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The enterprise is about to undergo a revolution. Its effects will be everywhere -- on your phones, tablets and PCs -- and, most important, in your daily interaction with the business processes that drive your company. The revolution will be built on touchscreen technology, but if you’re thinking it has already transformed the enterprise with the advent of the Apple iPad and iPhone, think again.
Welcome to touch revolution 2.0, powered by Microsoft’s new Windows 8 operating system.
While current devices have clearly made touch-based computing part of our everyday lives, it has yet to take deep root in the enterprise. The primary examples are based on an operating environment -- Apple's iOS -- that was designed to run on devices optimized for viewing content, not creating it. An iPad is great if all you want to do is display something: a report, an email, a video.
But many key business processes also require a user to create, input and otherwise interact in ways that require not just touch, but keyboard or pointing-device input and other traditional forms of human-to-machine interaction that are hard to do on an iOS device.
But it's not hard on the
Take field service maintenance, a process that requires a technician to look at service requests and manuals on-site and key in data about repairs. Good enough on an iPad.
But field maintenance isn't just about what takes place in the field. It has many components: dispatch, parts allocation, fleet routing, reporting and compliance. And a lot of what happens has to interact with back-office systems.
In the iPad world, a developer would have to write a set of lightweight apps that break this complex process into discrete parts. Some could run on the iPad or an iPhone, but others might be better suited for a device that offers more robust interaction modes and better back-office integration. This means creating separate code bases for the mobile touch parts in iOS and the PC-keyboard-mouse parts, which would almost certainly have to be written for Windows or Mac OS or run in a browser.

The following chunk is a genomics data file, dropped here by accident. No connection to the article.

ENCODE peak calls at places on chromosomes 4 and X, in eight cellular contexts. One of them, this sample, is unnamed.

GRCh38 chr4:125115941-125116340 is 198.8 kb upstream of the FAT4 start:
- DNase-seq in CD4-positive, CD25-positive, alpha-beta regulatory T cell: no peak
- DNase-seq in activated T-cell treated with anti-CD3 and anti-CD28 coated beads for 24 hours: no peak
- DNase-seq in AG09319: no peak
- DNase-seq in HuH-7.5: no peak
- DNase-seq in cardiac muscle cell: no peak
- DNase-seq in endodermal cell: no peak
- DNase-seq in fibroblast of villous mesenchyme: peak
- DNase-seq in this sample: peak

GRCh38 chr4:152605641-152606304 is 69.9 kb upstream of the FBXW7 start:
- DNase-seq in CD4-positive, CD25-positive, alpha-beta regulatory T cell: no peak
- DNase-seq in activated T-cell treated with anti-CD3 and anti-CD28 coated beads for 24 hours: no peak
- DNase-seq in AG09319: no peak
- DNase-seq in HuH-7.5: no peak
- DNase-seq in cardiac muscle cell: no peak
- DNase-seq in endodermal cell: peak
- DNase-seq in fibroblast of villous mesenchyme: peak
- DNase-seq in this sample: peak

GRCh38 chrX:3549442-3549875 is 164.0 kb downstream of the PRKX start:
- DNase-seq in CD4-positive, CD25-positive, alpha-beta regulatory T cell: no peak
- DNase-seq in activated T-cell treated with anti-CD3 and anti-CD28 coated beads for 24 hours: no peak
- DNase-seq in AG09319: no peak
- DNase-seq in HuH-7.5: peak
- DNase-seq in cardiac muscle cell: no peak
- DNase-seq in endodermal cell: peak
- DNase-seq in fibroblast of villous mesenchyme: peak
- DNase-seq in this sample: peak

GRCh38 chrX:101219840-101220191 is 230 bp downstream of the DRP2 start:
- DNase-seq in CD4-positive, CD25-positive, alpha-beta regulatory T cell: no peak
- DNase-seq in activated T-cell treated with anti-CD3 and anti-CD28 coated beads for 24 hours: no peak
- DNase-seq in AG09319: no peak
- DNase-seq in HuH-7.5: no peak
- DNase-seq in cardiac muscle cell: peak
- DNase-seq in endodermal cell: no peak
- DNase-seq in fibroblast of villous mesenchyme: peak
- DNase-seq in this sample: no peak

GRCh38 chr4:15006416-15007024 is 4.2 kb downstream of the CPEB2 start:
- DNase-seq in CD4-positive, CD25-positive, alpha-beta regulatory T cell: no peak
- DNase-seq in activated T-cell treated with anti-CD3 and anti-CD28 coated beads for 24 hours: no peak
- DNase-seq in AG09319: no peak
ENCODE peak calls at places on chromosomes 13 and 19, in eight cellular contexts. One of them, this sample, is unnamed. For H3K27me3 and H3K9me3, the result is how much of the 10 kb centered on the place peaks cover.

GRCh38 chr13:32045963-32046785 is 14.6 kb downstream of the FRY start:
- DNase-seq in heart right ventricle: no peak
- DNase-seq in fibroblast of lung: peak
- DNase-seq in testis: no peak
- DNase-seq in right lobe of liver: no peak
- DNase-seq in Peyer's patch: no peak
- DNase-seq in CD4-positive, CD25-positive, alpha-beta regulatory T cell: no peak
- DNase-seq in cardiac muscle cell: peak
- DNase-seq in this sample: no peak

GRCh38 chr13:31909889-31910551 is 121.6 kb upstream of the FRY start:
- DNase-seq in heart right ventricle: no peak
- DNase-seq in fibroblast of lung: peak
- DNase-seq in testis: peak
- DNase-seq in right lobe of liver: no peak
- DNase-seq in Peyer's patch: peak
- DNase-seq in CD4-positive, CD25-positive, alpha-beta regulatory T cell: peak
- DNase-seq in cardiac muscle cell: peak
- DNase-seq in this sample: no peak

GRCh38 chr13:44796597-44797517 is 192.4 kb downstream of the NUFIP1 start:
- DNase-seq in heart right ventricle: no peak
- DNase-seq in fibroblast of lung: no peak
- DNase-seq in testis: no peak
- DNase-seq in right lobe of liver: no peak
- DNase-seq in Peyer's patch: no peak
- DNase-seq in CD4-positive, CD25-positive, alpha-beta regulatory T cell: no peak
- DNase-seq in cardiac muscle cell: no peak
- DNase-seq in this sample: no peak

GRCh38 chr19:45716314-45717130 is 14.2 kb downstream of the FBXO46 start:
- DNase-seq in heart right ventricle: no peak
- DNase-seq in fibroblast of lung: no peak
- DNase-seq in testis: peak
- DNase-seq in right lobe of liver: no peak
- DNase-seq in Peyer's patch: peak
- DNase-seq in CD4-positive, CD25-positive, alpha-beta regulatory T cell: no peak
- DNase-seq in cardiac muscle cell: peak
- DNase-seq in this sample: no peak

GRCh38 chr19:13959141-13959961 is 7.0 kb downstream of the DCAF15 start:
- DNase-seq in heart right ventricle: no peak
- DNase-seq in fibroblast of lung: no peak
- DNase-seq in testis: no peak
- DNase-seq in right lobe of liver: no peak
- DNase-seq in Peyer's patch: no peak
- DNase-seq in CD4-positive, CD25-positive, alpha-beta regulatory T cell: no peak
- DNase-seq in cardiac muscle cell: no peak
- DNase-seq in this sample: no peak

Is this an optimal way to design software?
No. The best way to run an end-to-end process is to design it as one. Splitting a business process wherever the code base must shift from one hardware device and user experience to vastly different ones isn't just inefficient, it burdens the development process with needless complexity.
There is a better way to put touch into the enterprise without breaking up business processes: Windows 8.
A singular advantage
Windows 8 supports end-to-end business processes by offering a development environment for apps that can combine touch and keyboard in a single code base and run on a single-purpose Windows 8 touchscreen tablet; a Microsoft Surface tablet, which comes with an optional keyboard; or a dual-mode laptop or desktop PC with touchscreen and keyboard.
For more on Windows 8
Challenges of moving to a new OS
Learn the differences of Windows 8 and RT
Mobile operating systems vs. applications environments
While Windows 8 is still relatively new and having teething problems -- Microsoft's Windows 8 phone team has dragged its feet in demonstrating precisely how its version plays in the one-size-fits-all development vision -- the new operating system makes that full-blown, end-to-end field service app -- and many others -- a real possibility.
Look at health care delivery, for example, where a doctor who is collecting data about a patient visit can use a lightweight device to input details and then move to a desktop for a full diagnostic analysis. It also applies to something as mundane as invoice reconciliation, where simple approvals can be executed on mobile devices but more complex analysis takes place on a desktop computer, all built on a single code base.
When the dust has settled on the touch revolution 2.0, we probably won't notice at all. That's because this hybrid interaction model -- touch plus keyboard -- will be as natural as touch-only is today. If you have any doubt that people already take touch for granted, just hang out with a gang of kids and a Windows 8 tablet. They get it in no time at all. Older business users might take a little time to get as comfortable with touch 2.0, but we'll get there. It won’t be long before today's iPad enterprise apps look outdated.
Joshua Greenbaum has more than 30 years of experience as computer programmer, systems analyst, author and consultant. He is an independent industry analyst and founder of Enterprise Applications Consulting in Berkeley, Calif. Follow him on Twitter: @josheac.